In This Article Expand or collapse the "in this article" section Discrimination

  • Introduction
  • Definitions
  • Intentional Discrimination
  • Disparate Impact
  • Unconscious Discrimination
  • Data Sources

Sociology Discrimination
Issa Kohler-Hausmann
  • LAST REVIEWED: 27 July 2011
  • LAST MODIFIED: 27 July 2011
  • DOI: 10.1093/obo/9780199756384-0013


Discrimination is an action or practice that excludes, disadvantages, or merely differentiates between individuals or groups of individuals on the basis of some ascribed or perceived trait, although the definition itself is subject to substantial debate. The sociological study of discrimination could be divided into two types of inquiries: discrimination as a social phenomenon to be explained and discrimination as an explanation for other observed social phenomenon. Discrimination has been addressed by a wide range of disciplines as an explanatory object—including sociology, anthropology, political science, psychology, economics, and law—all seeking to shed light on why discrimination occurs and what conditions give rise to and reproduce its practice. What distinguishes a sociological approach to discrimination as an explanatory object from that in other disciplines, namely psychology or economics, is its insistence on looking at the macro level of analysis, explaining the phenomenon as a result of social processes not necessarily reducible to individual-level preferences or cognitive processes. Sociologists have also addressed discrimination as an explanation for an observed phenomenon of interest, namely social stratification: the unequal distribution of status, material benefits, and political rights.


Defining discrimination is a difficult task. Selecting among the competing definitions of discrimination has not only theoretical implications, but also methodological implications, because the definition determines the scope of empirical inquiry and appropriate methods for identification and study of the phenomenon. Because discrimination is typically considered something antithetical to norms of fair and equal treatment in a democratic market society, there are also significant normative implications to defining discrimination. Most definitions of discrimination cluster around two related yet distinguishable means of defining the phenomenon: intentional discrimination and disparate impact. Each of these two broad classes of definitions admits of a number of competing subdefinitions. Pager and Shepherd 2008 and Blank, et al. 2004 offer discussions of competing definitions of discrimination and maintain that most definitions fall in one of these two camps. Discrimination is often distinguished from other related phenomena such as racism, sexism, prejudice, or stereotypes in that discrimination refers to a set of behaviors, whereas the other concepts refer to ideology, attitudes, or beliefs that might, or might not, translate into discriminatory actions. Allport 1954 is a classic and seminal conceptual treatment of discrimination, explored in relation to cognitive and attitudinal dispositions such as categorization, stereotypes, and prejudice. Given the wide range of plausible definitions of discrimination, a researcher must first identify and justify his or her choice of a definition of discrimination before embarking on an explanatory or empirical agenda.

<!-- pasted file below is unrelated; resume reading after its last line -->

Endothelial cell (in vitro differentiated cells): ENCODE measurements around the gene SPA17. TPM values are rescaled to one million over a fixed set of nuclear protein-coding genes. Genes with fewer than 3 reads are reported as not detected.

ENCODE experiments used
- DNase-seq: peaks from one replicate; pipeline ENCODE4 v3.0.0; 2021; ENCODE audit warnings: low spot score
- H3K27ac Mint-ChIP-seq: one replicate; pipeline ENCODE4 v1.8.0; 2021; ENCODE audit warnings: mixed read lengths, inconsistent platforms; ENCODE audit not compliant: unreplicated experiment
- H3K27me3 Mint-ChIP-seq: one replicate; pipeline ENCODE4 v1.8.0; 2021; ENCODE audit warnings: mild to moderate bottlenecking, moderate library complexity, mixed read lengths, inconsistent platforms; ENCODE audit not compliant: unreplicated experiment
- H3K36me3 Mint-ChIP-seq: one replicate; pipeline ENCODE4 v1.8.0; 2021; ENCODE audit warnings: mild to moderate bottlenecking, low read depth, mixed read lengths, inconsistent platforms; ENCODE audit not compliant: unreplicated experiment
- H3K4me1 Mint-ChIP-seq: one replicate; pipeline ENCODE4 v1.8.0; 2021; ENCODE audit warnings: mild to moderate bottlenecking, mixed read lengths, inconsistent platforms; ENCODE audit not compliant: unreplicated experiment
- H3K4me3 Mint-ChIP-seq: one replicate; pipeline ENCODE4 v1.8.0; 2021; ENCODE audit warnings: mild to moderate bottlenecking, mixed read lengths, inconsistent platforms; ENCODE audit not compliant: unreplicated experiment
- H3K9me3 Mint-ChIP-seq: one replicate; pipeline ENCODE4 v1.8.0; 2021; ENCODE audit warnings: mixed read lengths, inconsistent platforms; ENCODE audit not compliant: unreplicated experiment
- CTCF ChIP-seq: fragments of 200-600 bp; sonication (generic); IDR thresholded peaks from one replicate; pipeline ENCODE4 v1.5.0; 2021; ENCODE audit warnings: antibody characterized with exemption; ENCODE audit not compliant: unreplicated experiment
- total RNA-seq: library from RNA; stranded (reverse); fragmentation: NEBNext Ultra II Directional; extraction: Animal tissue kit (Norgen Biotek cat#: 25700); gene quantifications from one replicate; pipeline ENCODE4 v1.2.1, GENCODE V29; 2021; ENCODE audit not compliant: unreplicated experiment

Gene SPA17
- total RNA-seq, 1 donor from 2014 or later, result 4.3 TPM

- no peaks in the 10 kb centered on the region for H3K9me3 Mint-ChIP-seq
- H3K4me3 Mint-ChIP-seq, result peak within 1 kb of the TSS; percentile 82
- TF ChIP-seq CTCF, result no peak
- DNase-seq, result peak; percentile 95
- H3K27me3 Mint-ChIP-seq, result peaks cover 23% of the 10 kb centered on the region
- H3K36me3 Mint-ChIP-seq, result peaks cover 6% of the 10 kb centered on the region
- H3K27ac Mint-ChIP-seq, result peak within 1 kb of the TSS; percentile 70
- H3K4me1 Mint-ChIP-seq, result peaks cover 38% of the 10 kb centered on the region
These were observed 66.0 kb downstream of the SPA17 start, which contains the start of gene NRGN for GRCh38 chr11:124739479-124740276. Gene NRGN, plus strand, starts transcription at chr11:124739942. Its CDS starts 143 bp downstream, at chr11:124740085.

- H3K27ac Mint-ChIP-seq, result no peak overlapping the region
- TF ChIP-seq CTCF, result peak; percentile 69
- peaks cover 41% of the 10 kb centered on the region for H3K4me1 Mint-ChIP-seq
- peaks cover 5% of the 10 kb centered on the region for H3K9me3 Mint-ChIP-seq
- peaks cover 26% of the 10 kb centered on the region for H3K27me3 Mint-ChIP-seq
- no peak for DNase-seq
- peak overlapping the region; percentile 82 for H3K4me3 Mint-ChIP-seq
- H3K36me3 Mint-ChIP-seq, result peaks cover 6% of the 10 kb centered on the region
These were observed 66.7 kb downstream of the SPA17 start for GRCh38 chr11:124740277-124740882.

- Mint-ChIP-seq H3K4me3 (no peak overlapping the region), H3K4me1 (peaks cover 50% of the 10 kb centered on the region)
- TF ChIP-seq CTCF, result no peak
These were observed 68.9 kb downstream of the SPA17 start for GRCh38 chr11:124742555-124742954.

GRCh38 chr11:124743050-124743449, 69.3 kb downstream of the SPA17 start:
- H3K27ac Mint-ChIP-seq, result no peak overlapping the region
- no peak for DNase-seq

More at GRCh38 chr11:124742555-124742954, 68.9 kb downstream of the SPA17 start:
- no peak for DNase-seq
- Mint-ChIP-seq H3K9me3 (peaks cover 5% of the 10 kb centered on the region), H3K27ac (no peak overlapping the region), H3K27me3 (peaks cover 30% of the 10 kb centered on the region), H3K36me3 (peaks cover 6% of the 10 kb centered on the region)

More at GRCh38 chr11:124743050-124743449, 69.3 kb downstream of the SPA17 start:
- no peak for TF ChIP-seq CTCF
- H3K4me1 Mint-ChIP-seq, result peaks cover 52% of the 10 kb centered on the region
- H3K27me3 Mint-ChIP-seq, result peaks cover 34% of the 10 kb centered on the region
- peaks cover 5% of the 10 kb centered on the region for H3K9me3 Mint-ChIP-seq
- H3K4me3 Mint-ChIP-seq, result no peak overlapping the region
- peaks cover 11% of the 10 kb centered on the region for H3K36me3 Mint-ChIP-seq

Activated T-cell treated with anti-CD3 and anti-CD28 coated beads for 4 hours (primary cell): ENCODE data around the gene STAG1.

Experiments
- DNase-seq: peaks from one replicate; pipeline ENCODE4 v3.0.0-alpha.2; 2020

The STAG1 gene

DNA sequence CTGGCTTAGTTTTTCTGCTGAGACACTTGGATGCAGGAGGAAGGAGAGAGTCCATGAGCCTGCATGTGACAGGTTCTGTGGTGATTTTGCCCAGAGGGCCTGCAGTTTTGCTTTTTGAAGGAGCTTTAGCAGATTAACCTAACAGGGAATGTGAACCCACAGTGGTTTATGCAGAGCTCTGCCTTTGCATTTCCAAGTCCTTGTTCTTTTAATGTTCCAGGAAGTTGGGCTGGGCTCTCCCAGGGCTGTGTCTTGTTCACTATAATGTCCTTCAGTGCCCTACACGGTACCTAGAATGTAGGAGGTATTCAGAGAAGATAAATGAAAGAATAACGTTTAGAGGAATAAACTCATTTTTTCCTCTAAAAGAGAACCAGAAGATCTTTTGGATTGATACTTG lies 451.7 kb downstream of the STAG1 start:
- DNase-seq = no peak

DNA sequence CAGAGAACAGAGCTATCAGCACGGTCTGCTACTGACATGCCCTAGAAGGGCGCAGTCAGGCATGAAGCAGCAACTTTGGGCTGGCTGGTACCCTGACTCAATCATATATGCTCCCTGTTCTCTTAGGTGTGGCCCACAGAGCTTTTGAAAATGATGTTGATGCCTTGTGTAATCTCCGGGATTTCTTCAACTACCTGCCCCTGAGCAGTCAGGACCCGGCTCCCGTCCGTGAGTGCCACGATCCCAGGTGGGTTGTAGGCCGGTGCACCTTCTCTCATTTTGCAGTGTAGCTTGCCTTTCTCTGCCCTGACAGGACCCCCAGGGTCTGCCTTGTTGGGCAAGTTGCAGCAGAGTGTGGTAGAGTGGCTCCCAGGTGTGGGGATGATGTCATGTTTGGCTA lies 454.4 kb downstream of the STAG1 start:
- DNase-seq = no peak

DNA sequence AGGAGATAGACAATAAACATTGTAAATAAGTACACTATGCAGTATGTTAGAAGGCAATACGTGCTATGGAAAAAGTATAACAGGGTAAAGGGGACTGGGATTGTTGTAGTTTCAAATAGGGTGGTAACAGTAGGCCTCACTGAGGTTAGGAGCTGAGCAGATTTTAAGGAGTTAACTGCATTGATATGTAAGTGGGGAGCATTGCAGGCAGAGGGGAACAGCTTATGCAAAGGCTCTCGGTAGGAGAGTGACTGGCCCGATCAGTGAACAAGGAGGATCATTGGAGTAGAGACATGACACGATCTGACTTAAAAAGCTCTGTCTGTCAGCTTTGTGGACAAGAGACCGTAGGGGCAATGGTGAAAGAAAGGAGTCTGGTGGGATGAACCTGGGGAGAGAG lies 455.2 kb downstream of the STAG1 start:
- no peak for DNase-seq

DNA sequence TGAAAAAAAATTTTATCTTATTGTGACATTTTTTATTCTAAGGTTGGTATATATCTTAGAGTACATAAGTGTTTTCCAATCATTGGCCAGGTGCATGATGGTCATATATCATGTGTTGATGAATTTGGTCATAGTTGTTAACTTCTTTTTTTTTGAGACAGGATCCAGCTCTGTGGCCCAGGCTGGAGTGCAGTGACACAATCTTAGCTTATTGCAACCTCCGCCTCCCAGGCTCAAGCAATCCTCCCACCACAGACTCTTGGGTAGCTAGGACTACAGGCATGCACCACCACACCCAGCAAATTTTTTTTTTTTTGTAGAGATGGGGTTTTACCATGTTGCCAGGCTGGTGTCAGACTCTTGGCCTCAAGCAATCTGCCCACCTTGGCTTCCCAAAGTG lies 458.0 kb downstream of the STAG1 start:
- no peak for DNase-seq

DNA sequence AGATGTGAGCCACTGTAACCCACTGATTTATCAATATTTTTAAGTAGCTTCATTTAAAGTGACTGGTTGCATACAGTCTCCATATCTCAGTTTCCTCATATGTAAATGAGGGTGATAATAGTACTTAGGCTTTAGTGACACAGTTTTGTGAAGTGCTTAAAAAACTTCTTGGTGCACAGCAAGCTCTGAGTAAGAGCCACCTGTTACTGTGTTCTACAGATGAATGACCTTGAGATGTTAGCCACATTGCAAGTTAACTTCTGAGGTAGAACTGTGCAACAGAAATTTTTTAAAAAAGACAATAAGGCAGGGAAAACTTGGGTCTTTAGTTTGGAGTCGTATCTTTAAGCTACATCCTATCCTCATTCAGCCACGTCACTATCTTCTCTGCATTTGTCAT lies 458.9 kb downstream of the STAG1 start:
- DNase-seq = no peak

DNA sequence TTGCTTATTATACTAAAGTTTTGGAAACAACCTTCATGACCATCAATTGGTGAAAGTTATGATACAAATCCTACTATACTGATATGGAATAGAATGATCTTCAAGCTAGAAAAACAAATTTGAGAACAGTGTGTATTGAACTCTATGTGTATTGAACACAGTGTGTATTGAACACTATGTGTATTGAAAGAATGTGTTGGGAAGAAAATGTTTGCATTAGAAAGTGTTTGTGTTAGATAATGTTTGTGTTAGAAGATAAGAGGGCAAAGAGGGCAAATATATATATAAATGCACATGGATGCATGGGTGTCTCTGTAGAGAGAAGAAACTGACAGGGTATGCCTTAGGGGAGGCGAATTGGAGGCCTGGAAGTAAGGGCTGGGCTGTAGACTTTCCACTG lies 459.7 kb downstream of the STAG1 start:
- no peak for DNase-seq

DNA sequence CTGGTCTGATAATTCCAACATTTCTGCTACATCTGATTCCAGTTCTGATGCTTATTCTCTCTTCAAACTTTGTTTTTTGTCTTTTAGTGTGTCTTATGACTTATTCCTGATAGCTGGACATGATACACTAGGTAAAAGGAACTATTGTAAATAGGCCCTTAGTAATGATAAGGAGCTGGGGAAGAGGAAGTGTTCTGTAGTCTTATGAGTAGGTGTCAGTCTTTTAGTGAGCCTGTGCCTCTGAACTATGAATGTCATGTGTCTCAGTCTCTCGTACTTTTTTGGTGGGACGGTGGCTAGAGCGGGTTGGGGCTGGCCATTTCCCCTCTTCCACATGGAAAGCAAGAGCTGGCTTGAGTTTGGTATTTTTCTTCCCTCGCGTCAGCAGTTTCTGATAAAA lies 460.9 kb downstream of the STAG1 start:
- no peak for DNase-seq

• Allport, Gordon W. 1954. The nature of prejudice. Cambridge, MA: Addison-Wesley.

    This is a seminal text in sociology and the social psychology of discrimination, in which the author proposes that individuals with negative attitudes toward what he terms “out-groups” behaviorally express these attitudes in one of five scaled manners: antilocution, avoidance, discrimination, physical attack, or extermination.

  • Blank, Rebecca M., Marilyn Dabady, and Constance F. Citro. 2004. Defining discrimination. In Measuring racial discrimination. Edited by Rebecca M. Blank, Marilyn Dabady, and Constance F. Citro, 55–70. Washington, DC: National Academies Press.

    Chapter 3 has a brief and accessible discussion of the various definitions of racial discrimination, which is applicable to discrimination against other types of groups. This chapter also motivates the discussion on racial discrimination by presenting data on differential outcomes between white and black Americans in five different domains: education, labor market, the criminal justice system, the housing market, mortgage lending, and health care.

  • Pager, Devah, and Hana Shepherd. 2008. The sociology of discrimination: Racial discrimination in employment, housing, credit, and consumer markets. Annual Review of Sociology 34:181–209.

    DOI: 10.1146/annurev.soc.33.040406.131740

    An overview of recent empirical work on racial discrimination in labor markets, housing, and credit markets. The paper starts with a brief discussion of the concept of discrimination and methods for detecting and measuring its presence.

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